The Cat Who Saved Books | Sōsuke Natsukawa #JPNfiction

First things first, Grandpa’s gone.

Somehow I seem to have started 2022 with a run of books that have turned out to be only so-so. The Cat Who Saved Books was okay, but really it was little more than a simplistic YA story about why reading and books are so good. Yes, it’s heart warming and cute and all of that, but nothing really to sink one’s teeth into. And the cat in question is a pretty mean old ginger to boot!

Borges’ The Library of Babel was an obvious influence on Sōsuke Natsukawa, conscious or otherwise, but this one serendipitous reading connection was not enough to engage me.

The young man, Rintaro Natsuki, in the story is a hikikomori, someone who is an acute social recluse, or on the verge of becoming one. Hikikomori has become a social issue in Japan in the past decade or so as more and more young adults stay secluded in their bedrooms (in their parents home usually) completely withdrawn from the outside world. Numbers are hard to pin down as many parents do not like to admit that their child has become a recluse, but the government is focused on the ‘2030 problem’ when the parents of the hikikomori generation begin to die and reintegration becomes necessary.

The aim of this story is not just to save books, but to save Rintaro. The cat and Rintaro enter a labyrinth hidden behind the walls of the bookshop, where they encounter different challenges and/or people.

Wisdom and sage advice can be found almost on every page.

It’s not true that the more you read, the more you see of the world. No matter how much knowledge you cram into your head, unless you think with your own mind, walk with your own feet, the knowledge you acquire will never be anything more than empty and borrowed.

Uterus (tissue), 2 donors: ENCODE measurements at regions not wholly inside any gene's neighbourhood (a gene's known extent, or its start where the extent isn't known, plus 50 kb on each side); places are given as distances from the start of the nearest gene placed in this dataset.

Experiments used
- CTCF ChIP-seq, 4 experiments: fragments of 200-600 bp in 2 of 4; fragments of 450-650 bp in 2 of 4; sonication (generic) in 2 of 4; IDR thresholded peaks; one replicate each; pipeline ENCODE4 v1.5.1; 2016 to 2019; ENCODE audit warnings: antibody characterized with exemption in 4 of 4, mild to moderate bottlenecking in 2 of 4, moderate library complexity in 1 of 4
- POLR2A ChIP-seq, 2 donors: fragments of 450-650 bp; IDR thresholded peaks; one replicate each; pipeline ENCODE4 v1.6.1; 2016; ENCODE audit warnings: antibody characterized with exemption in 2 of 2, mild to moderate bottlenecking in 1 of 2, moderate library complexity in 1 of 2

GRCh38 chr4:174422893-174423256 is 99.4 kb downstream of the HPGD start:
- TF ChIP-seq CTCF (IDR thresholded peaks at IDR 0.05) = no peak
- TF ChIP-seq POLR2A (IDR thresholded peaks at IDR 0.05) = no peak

But I need more than a whole stack of cute aphorisms and tips on how to read, even if I do agree with everything he has to say about the benefits and joys of slow reading and rereading.

Part fable, part fairy tale, part whimsical fantasy. A book that could probably have been reduced to a list of reading ‘do’s and don’t’s’, but then, where is the fun in that? If you’re looking for a light, easy read that confirms all the stuff you know is good about being a reader, then this is the book for you. Otherwise, completely fluffy and forgettable.

Books teach us how to care about others.


Title: The Cat Who Saved Books (original title 本を守ろうとする猫の話)
Author: Sōsuke Natsukawa
Translator: Louise Heal Kawai
Imprint: Picador
Published: 16th September 2021 (originally published 5th February 2017)
Format: paperback
Pages: 220
  • This post was written in the area we now call the Blue Mountains within the Ngurra [country] of the Dharug and Gundungurra peoples.

27 thoughts on “The Cat Who Saved Books | Sōsuke Natsukawa #JPNfiction

  1. I am sorry so far all your reads have been “meh”! But I loved your no holds barred review! LOVED it! “completely fluffy and forgettable”!!! I am not going to read the book and I do hope you find something substantial soon. But for now, I am totally entertained by your amazing review!


  2. Oh, that’s frustrating when a book is only so-so! Personally, I have been slogging through the latest from Keigo Higashino, a writer I normally adore, and it wasn’t until the last third that I really became intrigued. Anyway, I have this on my list, and perhaps I will enjoy a light and easy read to “read/skim.” ☺️ Of all the other cat ones you listed, I really enjoyed The Travelling Cat Chronicles, which actually caused me to shed a few tears at the end.


  3. Sorry this one didn’t work for you. I’ve seen so many mixed reviews of this and am interested in its message against the dumbing down of things and such so I will give it a go. Wish the car was less nasty though!

    Liked by 1 person

  4. I don’t watch cute cat videos so I’m probably not a good judge, but there’s probably a whole market out there of young people who do like cats and also books “as long as they’re not too hard”.


  5. Ah, that’s a shame – it’s quite an eye-catching title. It does sound quite simplistic, though. I see you have quite a collection of cat-themed Japanese literature building up there, so at least it was a good addition to that!


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